After five decades of existence in D.C. and in Texas without winning a single pennant, the Rangers have stormed to the World Series in each of the past two seasons. More impressively, this is a team with success that's built to last. Through shrewd drafting, scouting, international spending, player development, and trades, the Rangers built the best organization. Over the past few years, they've graduated scads of impressive young players to the majors. Yet the Rangers still have baseball's most loaded farm system, per Baseball America. When that next generation of players arrives, expert instruction awaits. When the time comes for those players to negotiate their first big contracts, the Rangers will have more than enough funds to keep the best of the bunch.
The 2012 Rangers do have a few question marks, with last year's ace leaving, several regression candidates still here, some nagging spring injuries, and the fortification of their chief rivals. But there's World Series upside on this roster. Again.
LINEUP (Bill James projections: AVG/OBP/SLG, wOBA)
2B Ian Kinsler (.271/.358/.468, .362)
SS Elvis Andrus (.281/.351/.357, .321)
LF Josh Hamilton (.310/.369/.549, .387)
3B Adrian Beltre (.288/.337/.504, .361)
DH Michael Young (.306/.357/.439, .346)
RF Nelson Cruz (.277/.339/.517, .370)
C Mike Napoli (.271/.364/.537, .384)
1B Mitch Moreland (.270/.339/.446, .338)
CF Julio Borbon (.288/.333/.373, .316)
On paper, a beastly bunch. But you can poke a few holes in this lineup, loaded as it is. The Rangers are saying Hamilton's groin injury is nothing serious, but Hamilton has a reputation for gimpiness, including a sports hernia that required surgery last fall; spring injuries aren't reassuring for a player who's had only one season with more than 133 games played. Napoli's recovered from the ankle injury he suffered during last year's World Series, but he's a Plexiglas case waiting to happen after going nuts with a .320/.414/.631 2011 campaign. Center field remains unsettled, with Borbon a replacement-level bat and prospect-in-waiting Leonys Martin an intriguing talent who's still very raw (of course David Murphy's going to end up with 400-plus at-bats and be pretty good when he gets them, as always). And Andrus offering zero pop in the no. 2 spot is one of several Ron Washington managerial quirks that add up to a couple of added losses a year.
And let's ignore the copious thunder in the lineup a little longer to focus on a more subtle team strength: The Rangers play excellent defense. There may not be a better infield defensive trio in baseball than Beltre, Kinsler, and Andrus.
ROTATION (Bill James projections: IP, FIP)
Colby Lewis (198, 4.06)
Derek Holland (188, 4.16)
Matt Harrison (183, 4.01)
Yu Darvish (194, 3.62)
Neftali Feliz (170, 3.61)
Darvish has impressed from the start this spring, with his final Cactus League start yielding 11 strikeouts in six innings. Which is great, because all he needs to do is replace a 6-WAR pitcher who helped lead a team to the World Series. C.J. Wilson's great 2011 notwithstanding, the Rangers' strength again lies in subtler areas. Collectively, Matt Harrison, Derek Holland, and Colby Lewis gave Texas nearly 600 innings of well-above-average starting pitching last year at a total cost of less than $3 million. That's a tribute to the team's ability to find undervalued commodities on the trade market (Harrison, one of the lesser catches of the Mark Teixeira megadeal), in the draft (Holland was a 25th-round pick), and elsewhere (the Rangers signed Lewis to a dirt-cheap two-year, $5 million deal with a $3.25 million club option after a strong showing in Japan).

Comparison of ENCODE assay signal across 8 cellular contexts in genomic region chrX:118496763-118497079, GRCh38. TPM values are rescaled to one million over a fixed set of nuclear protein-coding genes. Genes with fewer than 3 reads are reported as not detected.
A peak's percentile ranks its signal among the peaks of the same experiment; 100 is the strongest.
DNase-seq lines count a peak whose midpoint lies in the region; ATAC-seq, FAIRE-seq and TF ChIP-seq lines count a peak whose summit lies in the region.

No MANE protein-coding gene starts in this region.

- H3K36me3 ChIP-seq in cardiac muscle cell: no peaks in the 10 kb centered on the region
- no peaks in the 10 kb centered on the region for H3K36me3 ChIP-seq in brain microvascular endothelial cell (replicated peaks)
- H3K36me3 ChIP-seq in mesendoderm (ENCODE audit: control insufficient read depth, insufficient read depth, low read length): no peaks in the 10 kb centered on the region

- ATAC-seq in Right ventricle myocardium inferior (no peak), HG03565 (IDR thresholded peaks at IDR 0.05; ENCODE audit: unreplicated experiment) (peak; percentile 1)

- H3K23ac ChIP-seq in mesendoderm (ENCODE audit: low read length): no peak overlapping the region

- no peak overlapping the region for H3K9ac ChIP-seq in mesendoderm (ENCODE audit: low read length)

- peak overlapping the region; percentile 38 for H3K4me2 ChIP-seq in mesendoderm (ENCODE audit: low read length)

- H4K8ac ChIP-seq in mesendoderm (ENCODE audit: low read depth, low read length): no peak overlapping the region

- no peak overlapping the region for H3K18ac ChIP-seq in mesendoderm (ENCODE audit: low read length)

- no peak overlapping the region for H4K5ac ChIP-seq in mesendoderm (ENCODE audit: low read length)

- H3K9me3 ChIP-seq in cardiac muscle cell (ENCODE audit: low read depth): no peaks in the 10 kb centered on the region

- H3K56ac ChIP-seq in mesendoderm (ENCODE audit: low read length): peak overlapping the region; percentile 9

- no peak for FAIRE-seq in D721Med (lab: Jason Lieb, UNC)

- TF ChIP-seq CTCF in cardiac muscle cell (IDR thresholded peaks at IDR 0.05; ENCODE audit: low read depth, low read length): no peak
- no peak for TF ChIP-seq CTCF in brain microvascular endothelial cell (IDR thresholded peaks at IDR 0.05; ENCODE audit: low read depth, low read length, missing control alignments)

The bullpen should be effective and deep this year, too, though with a different look. Feliz's ascension to the rotation opened the door for Joe Nathan to take over as closer. A 37-year-old closer who missed all of 2010 and struggled with velocity and the long ball for a good chunk of last season is a curious way to spend $14.75 million. But thanks to multiple trades and that vaunted farm system, Mike Adams, Alexi Ogando, and others stand ready to eat up high-leverage innings or even take over for Nathan should the need arise.
Holland. The notion that second-half stats can predict a breakout is a controversial (and not necessarily correct) one in baseball circles. But Holland was a command hound throughout his minor league career, putting up terrific strikeout-to-walk ratios — something he finally managed to do in the second half of last year, when he struck out more than three batters for every walk issued. He's 25 years old, with 63 major league starts under his belt. Call this a hunch pick if you must, but this could be the year he becomes a 5-WAR pitcher (or better).
IF EVERYTHING BREAKS RIGHT
A third straight trip to the World Series awaits. The Rangers show few weaknesses anywhere on their roster, and have the prospects, the will, and the cash to make upgrades in-season should a need pop up.
IF EVERYTHING GOES WRONG
They field another great ball club, but fall victim to the numbers game. We've talked about it before: The American League might have six very good to great teams this year, the Rangers being one of them. One of those strong contenders in the East or West that doesn't win its division is going to miss the playoffs. Texas could win 88 games and still be that team.